Film Review

In Good Conscience: Sister Jeannine Gramick's Journey of Faith

Review by Mary Ann Beavis
St. Thomas More College

(Credits)

Vol. 12, No. 1 April 2008

In Good Conscience: Sister Jeannine Gramick's Journey of Faith

[1] This 82-minute film, directed by Barbara Rick, documents the career of Sr. Jeannine Gramick, who, since 1971, has advocated for and walked in solidarity with gay and lesbian Catholics. Her ministry began with a simple question from a young man who has since died of AIDS: "What is the Catholic church doing for my gay brothers and sisters?" Gramick, who has spent more than 40 of her 62 years in religious life, and over 40 of those years in gay ministry, has met that challenge with dedication, intelligence and grace ever since. It has also cost her dearly, both personally and professionally.

[2] The film begins and ends with Gramick's visit to Rome, shortly before the death of John Paul II. Despite being forbidden by the Congregation for the Doctrine of the Faith (CDF) to continue her ministry, and ordered to silence by the General Superior of her order, the School Sisters of Notre Dame, Gramick is there to publicize the Italian translation of her book, co-authored with Fr. Bob Nugent, Building Bridges: Gay and Lesbian Reality in the Catholic Church. Rather than being repelled by the grandeur of Vatican City, she frequently visits St. Peter's to pray, seeing it as a monument to the faith of generations of Christians. Rather than being discouraged by the refusal of the Prefect of the CDF (Joseph Cardinal Ratzinger, now Pope Benedict XVI) to meet with her, she sends him a copy of the book, along with a personal note, hoping that he will read it with respect, if not agreement.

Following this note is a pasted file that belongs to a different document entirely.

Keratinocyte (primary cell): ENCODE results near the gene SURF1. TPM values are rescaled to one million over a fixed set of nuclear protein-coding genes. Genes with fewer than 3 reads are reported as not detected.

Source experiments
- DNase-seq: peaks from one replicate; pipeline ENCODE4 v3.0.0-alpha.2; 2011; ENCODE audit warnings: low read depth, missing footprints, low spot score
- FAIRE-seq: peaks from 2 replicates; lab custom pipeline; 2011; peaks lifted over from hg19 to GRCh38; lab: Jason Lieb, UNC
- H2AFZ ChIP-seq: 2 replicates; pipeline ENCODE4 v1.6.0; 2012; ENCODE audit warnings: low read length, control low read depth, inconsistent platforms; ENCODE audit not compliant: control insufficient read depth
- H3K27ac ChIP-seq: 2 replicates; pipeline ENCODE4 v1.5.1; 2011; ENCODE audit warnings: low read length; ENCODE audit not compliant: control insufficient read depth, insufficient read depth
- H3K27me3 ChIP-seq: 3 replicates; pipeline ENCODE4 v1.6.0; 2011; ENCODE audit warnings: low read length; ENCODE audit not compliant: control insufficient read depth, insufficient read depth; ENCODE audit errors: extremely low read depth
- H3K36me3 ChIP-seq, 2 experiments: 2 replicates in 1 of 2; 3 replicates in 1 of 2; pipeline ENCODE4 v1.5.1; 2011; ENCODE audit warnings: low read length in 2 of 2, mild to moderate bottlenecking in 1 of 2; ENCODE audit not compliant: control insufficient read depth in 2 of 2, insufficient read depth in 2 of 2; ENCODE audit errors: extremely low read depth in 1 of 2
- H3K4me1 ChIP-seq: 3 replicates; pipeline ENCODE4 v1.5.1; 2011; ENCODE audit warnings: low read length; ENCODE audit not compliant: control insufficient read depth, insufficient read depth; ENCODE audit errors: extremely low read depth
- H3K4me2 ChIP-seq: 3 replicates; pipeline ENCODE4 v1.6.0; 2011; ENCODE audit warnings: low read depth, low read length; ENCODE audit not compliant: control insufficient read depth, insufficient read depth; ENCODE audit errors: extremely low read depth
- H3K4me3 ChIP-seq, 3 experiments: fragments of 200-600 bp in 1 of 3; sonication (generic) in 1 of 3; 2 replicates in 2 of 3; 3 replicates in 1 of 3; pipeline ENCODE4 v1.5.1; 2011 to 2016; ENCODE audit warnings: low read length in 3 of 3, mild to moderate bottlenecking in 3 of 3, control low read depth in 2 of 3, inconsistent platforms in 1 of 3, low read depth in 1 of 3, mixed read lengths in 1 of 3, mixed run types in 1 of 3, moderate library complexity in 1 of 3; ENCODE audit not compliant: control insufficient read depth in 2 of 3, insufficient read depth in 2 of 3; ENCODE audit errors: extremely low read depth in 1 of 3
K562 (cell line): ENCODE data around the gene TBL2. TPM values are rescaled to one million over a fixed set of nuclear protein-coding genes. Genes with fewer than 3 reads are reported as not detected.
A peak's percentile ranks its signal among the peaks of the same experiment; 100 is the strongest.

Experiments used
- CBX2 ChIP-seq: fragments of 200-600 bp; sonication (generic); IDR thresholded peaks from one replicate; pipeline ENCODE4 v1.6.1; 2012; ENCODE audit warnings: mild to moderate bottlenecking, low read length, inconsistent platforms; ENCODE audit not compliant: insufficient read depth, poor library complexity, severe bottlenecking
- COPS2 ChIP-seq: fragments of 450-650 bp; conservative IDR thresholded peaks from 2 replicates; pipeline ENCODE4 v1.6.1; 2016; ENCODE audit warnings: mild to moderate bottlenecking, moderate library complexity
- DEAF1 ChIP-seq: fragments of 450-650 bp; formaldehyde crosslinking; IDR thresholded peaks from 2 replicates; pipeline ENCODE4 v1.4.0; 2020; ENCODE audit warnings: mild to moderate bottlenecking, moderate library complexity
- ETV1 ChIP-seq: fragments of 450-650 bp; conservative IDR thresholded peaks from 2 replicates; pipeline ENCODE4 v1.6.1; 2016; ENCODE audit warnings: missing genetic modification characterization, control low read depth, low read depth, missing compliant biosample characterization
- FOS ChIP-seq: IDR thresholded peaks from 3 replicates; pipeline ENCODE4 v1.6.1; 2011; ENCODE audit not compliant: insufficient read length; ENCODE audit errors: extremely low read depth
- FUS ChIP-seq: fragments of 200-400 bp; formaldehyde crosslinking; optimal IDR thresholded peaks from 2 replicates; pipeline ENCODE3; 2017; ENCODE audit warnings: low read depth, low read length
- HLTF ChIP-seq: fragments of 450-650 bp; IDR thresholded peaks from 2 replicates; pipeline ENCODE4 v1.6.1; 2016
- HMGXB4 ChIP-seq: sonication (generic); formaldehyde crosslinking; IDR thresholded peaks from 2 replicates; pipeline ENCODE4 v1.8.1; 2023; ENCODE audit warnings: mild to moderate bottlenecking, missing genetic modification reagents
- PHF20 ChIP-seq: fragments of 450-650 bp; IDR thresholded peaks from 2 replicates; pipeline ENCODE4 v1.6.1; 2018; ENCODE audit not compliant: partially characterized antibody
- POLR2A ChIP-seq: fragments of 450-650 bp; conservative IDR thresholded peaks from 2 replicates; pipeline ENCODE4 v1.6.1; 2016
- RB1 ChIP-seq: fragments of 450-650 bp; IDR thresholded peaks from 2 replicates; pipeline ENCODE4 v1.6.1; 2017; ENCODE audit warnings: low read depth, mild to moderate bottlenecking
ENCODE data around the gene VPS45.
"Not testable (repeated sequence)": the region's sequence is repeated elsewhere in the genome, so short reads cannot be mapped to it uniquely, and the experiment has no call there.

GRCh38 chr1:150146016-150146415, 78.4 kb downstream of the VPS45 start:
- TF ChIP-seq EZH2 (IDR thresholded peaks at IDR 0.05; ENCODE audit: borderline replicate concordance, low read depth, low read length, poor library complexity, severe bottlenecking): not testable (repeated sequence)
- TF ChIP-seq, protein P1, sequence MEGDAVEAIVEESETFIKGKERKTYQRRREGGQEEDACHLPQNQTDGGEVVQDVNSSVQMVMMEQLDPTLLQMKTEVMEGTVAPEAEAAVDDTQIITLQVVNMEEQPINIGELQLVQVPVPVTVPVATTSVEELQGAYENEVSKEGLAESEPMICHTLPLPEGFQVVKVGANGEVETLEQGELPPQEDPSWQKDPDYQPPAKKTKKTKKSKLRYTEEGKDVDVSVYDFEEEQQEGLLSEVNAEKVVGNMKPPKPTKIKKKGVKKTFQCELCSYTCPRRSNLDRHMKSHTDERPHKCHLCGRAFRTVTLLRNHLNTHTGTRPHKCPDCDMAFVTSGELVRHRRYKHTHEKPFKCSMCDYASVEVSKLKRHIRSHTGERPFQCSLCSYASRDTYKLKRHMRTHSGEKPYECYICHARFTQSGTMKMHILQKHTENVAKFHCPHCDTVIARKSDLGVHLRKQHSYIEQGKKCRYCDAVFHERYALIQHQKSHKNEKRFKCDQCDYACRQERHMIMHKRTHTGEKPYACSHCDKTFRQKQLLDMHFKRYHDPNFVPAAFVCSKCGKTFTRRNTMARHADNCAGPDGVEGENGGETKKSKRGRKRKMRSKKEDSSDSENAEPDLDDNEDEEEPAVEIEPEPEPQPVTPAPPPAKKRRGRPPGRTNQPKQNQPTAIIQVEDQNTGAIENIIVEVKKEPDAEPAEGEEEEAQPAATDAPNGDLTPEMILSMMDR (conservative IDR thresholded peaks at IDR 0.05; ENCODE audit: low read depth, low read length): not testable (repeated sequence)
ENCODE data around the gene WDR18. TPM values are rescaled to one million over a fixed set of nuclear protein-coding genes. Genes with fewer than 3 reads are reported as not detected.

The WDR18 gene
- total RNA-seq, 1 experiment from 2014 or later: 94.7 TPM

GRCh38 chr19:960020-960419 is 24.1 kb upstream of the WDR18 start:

[3] This incident is typical of Gramick's gentle but firm refusal to be bullied, suppressed or discouraged by the stalwart Vatican opposition to her mission. The film intersperses vignettes from Gramick's personal life--her childhood in Philadelphia, her youthful attraction to the religious life, her prosaic daily activities as an aging nun caring for an octogenarian father--with her career as an activist in a highly controversial cause. In her work with New Way Ministries, a gay-positive ministry for lesbian and gay Catholics, her discussions with curious journalists in Rome and the U.S., her conversations with sometimes hostile anti-gay activists, Gramick remains positive, polite, compassionate and reasonable. Sometimes dubbed a "rebel nun," Gramick sees herself rather as "following where I feel God wants me to go"--a bridge-builder between communities.

[4] A question posed by Gramick at a lecture on a college campus resonates through the whole film: "What is the place of silencing in the social teaching of our church?" Rather than agreeing to be muzzled and thus complicit in the oppression of gay Catholics, she continued her work, and transferred to the Sisters of Loretto after a threat of dismissal by her old order ("Move on, where there's a need, you go," says an elderly Loretto of their mandate). Gramick appeals to the "best-kept secret" of Catholic teaching, the primacy of conscience, to justify her faithful dissent. The Vatican's 1975 Declaration on Sexual Ethics teaches that it is not morally wrong to be gay, but that to act on one's homosexuality is. This teaching, she observes, begs the question of why God would create human beings with a same-sex orientation only to forbid it's expression. With respect to doctrine, Gramick quotes an elderly nun she once knew: "there is only one absolute, and that is God; anything else can change."

[5] The most striking feature of this film is that Gramick does not fit the stereotype of the radical. Rather than being aggressive or judgmental, she tries to meet opposition and weakness with compassion. She uses a parable of different kinds of cloth to illustrate the capacities of different kinds of people. Some, like herself, are linen, and able to take the heat. Others are more delicate, and don't have the ability to stand up to the Vatican like she does--they are "silk, beautiful silk." Nonetheless, the film is not a hagiography; Gramick admits to sometimes being "witchy," to the laughing agreement of some of her colleagues.

[6] This film would be a good discussion-starter about core values, religious affiliation and assent to church teaching with respect to a controversial, sensitive and important issue of human and religious rights.



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